Baikal Lake in Russia.
Baikal Lake is a lake of superlatives. It is the deepest in the world and seventh in size. Only surpassed by volume of water by the Caspian Sea. If the water is distributed evenly over the planet, this would be covered by 20 cm of water. With more than 25 million years, Lake Baikal is the oldest lakes and as the plants and animals of other lakes only very rarely reach Lake Baikal, have developed here many species that exist nowhere else in the world.
Scientists call these endemic species. These include the Baikal seal, fish omul, Baikal sturgeon and oily fish golomjanka and a tiny copy of 1 or 2 mm in length: the crab epishura.
Lake Baikal is also known for the purity of its waters. If submerged in water a white disk attached to a string, it is visible even at 30-40 meters depth. There are several reasons for this: its waters have little content in minerals and have a high content of oxygen, even at great depths. In addition, he epishuras live crabs, which filter the water. It is a herculean task, because it must devour huge quantities of microscopic algae, which annually generate an average mass of 21 tons per hectare. This rises to 6 tons the highest yields of grasslands of our farmers. It is not surprising, therefore, that the crabs are in proportions epishura barely imaginable: up to 3 million square meter of lake surface.
Like all seals, also Baikal seal is prized for conscious people in the defense of nature. Mass killings as occurred in 1987 triggered waves of compassion and hunting of these animals is widely rejected in the Western world. However, without the income from the seal hunt for many people would end one of the foundations of its economy. What to do? Regular counts should be made as before. Furthermore, it is trying to convince the hunters to respect the young seals and prevent poaching.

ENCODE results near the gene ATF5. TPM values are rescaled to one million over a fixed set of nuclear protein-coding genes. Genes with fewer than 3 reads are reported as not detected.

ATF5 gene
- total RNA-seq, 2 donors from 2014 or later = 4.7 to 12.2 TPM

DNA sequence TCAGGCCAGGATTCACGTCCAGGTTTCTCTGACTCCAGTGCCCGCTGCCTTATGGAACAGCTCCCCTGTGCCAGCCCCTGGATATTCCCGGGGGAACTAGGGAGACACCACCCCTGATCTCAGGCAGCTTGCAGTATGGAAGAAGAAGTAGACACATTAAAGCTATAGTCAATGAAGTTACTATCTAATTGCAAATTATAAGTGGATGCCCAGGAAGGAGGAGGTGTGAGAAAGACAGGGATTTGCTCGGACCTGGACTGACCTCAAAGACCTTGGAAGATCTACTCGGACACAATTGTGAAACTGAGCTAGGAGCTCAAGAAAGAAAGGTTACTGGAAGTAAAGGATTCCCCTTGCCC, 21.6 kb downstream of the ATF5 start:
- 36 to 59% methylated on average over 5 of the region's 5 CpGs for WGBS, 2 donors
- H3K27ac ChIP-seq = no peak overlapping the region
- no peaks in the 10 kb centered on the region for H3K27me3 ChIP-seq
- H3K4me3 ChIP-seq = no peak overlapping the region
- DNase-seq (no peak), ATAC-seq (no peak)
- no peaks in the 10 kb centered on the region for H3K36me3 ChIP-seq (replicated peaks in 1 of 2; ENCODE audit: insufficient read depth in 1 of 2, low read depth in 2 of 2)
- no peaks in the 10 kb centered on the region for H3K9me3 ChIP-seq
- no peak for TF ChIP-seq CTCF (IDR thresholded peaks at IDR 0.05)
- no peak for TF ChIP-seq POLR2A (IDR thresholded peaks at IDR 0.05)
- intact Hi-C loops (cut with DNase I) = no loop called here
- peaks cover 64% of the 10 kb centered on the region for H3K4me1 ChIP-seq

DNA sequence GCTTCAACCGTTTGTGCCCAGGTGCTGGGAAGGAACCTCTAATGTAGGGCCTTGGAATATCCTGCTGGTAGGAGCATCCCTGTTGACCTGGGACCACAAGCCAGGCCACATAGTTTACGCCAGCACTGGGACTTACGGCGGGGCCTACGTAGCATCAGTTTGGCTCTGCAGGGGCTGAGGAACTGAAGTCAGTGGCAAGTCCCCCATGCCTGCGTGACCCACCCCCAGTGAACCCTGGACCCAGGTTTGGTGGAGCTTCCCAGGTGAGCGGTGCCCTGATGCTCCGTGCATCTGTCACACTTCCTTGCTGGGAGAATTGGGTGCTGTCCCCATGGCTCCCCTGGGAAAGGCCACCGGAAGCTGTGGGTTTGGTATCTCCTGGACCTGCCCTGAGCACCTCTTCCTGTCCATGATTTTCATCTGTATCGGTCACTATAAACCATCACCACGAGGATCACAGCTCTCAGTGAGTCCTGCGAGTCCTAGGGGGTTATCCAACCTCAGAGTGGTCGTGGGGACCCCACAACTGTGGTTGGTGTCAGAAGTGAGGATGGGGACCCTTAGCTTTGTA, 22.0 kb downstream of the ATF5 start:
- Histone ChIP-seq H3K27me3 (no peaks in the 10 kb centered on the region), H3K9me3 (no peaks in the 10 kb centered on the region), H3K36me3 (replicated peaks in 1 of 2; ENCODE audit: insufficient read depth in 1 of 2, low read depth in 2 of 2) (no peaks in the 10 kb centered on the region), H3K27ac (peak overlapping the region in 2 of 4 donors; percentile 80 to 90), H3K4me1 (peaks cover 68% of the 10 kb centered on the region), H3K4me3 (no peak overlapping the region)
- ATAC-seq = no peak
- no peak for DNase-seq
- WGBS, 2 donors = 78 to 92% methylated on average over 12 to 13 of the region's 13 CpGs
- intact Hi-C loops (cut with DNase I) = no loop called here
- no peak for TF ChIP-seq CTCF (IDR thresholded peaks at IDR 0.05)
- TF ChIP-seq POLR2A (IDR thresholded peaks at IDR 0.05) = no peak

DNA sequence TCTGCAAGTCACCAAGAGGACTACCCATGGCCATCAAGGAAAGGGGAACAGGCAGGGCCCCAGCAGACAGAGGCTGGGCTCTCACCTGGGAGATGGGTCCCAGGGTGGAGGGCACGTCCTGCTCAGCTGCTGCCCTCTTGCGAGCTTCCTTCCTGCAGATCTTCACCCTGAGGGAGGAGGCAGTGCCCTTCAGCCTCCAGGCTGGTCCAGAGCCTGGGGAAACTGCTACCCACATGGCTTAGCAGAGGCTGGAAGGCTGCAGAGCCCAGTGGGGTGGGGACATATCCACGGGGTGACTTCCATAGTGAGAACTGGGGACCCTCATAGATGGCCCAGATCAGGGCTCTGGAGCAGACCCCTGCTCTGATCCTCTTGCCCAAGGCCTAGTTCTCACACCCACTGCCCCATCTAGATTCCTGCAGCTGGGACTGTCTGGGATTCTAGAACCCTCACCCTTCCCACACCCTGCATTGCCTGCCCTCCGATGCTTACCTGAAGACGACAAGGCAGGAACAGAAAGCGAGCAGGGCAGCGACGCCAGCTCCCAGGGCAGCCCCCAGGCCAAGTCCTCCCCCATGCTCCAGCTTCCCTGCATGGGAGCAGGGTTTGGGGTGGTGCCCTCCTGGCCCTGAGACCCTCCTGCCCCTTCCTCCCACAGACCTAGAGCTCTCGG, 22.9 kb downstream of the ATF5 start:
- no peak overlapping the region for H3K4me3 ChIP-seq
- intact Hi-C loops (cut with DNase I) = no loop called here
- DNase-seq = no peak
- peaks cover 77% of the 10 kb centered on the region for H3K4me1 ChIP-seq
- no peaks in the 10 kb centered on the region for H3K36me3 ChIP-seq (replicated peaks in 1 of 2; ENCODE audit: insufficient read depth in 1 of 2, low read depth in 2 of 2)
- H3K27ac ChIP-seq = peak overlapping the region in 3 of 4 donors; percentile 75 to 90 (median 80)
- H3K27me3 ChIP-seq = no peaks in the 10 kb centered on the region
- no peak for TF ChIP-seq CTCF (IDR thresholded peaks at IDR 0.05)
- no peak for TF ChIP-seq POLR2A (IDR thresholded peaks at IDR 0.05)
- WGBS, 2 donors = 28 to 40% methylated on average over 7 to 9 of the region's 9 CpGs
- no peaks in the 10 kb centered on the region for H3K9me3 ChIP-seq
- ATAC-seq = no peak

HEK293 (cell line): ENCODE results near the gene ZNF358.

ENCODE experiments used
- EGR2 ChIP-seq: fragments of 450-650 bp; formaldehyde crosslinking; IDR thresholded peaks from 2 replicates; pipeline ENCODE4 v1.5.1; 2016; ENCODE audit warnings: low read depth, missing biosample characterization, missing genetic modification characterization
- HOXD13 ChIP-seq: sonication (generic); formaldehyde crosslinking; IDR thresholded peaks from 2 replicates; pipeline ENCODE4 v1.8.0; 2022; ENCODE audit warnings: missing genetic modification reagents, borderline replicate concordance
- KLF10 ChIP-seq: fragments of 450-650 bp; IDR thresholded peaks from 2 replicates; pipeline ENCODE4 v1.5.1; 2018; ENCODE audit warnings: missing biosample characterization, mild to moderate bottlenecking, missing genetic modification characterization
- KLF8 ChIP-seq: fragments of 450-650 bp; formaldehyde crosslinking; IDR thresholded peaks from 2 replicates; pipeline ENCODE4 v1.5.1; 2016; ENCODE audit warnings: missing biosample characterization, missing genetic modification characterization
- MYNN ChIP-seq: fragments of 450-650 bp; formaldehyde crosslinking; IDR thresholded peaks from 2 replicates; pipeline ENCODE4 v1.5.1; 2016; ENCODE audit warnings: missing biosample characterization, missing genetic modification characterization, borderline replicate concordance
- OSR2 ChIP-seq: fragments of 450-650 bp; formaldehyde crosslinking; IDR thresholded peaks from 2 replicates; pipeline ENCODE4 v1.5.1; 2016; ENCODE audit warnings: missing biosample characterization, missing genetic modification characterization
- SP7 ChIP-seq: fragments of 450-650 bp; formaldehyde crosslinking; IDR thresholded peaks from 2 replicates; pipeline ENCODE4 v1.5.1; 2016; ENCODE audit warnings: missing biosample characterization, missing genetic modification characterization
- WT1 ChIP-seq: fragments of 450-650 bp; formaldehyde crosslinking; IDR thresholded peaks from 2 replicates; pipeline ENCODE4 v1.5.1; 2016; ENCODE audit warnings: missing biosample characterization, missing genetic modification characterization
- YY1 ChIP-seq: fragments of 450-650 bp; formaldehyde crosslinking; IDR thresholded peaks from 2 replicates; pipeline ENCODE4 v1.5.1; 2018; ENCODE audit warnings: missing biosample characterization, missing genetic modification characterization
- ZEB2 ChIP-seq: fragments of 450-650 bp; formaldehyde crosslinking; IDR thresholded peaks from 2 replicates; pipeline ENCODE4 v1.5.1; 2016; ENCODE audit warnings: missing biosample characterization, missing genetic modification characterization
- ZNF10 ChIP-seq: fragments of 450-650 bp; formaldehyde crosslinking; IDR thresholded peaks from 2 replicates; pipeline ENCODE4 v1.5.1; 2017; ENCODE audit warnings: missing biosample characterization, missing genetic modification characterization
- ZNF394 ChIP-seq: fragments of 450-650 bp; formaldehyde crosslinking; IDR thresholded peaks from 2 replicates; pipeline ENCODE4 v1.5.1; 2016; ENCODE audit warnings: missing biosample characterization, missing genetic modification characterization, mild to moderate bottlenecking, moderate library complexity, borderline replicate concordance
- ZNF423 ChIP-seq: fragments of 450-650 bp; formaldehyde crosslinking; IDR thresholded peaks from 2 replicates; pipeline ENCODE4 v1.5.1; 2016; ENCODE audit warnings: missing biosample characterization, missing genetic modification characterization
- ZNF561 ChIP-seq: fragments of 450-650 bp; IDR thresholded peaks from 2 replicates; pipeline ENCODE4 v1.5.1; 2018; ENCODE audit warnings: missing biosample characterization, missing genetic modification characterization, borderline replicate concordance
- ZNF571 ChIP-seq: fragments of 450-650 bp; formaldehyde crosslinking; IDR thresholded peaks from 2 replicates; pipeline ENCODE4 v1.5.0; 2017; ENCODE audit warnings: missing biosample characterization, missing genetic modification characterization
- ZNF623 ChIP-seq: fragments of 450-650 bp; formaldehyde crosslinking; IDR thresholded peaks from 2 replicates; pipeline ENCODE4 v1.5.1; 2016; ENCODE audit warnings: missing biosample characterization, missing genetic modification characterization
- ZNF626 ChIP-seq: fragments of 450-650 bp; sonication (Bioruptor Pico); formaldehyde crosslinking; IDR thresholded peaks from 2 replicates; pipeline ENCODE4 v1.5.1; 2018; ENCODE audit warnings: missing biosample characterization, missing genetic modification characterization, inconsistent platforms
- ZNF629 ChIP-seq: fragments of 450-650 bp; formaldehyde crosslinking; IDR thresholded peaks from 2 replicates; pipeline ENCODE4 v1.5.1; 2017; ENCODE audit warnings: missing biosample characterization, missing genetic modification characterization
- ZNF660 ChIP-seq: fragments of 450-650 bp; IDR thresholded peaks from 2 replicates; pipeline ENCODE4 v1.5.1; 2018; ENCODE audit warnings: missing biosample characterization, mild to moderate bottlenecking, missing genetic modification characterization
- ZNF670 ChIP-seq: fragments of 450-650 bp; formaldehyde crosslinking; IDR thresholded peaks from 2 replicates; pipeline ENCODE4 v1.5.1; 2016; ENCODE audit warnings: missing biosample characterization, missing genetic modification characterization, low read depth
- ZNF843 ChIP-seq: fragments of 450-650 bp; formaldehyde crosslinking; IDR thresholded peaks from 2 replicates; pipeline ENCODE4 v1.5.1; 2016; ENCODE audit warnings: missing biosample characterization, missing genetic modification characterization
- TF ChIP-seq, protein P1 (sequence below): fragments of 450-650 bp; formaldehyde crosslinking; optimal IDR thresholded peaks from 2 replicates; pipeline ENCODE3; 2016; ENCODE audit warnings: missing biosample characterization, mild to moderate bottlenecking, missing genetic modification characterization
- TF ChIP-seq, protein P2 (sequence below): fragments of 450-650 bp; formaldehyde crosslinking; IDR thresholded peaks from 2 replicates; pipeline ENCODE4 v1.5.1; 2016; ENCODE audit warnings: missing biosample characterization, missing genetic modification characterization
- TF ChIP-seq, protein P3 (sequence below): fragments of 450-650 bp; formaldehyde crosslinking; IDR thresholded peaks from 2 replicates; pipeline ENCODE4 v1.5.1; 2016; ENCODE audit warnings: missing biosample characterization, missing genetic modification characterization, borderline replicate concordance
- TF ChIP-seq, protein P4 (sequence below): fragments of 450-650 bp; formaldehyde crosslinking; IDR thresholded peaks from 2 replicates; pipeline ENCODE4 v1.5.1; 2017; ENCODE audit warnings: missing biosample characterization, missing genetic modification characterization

The territory around Lake Baikal is inhabited by humans for thousands of years without this problem has occurred. They only came in early twentieth century, when the territory was crossed by the Trans-Siberian Railway. Forests were felled and small settlements became industrial cities. However, the first decisive step towards Lake Baikal was the construction of a dam at the outlet of Lake Baikal Angara River, which the lake level rose one meter. This happened in the 50s. Since then, traffic along the river is considerably hampered for aquatic animals.
Until 1976, the sewage of the Baikal pulp mill is discharged directly into the lake without debugging, which is caused mass mortality of crabs epishura and other endemic species. Because of the factory contaminants dispersed in the air, there was damage in the taiga forest trees.
To satisfy the insatiable need wood pulp mill, the Russians cut down huge forests. Felled trees were transported across rivers and along the lake to the factory. This will destroy many funds omul fish spawning and estimates that between 1958 and 1968 went down 1.5 million cubic meters of timber in the lake, which is now rotting. Also there were many sources of pollution in the north of Lake Baikal after the construction of the railway between Amur and Baikal.
The capital of the region of Burjatija, Ulan-Ude, is one of the main sources of pollution of Lake Baikal. Much of the sewage of the city and its factories flow through Senga River to Lake Baikal, where contamination reaches the middle of the lake and extends up to 150 miles along its shore.
In 1996 UNESCO declared the Baikal Lake Biosphere Nature Reserve. All Mankind is responsible for its conservation. Russia needs global support for cleaning up the lake. Irtusk Jenny Sutton said: “If we do not save the lake Baikal, nor succeed to save the planet.”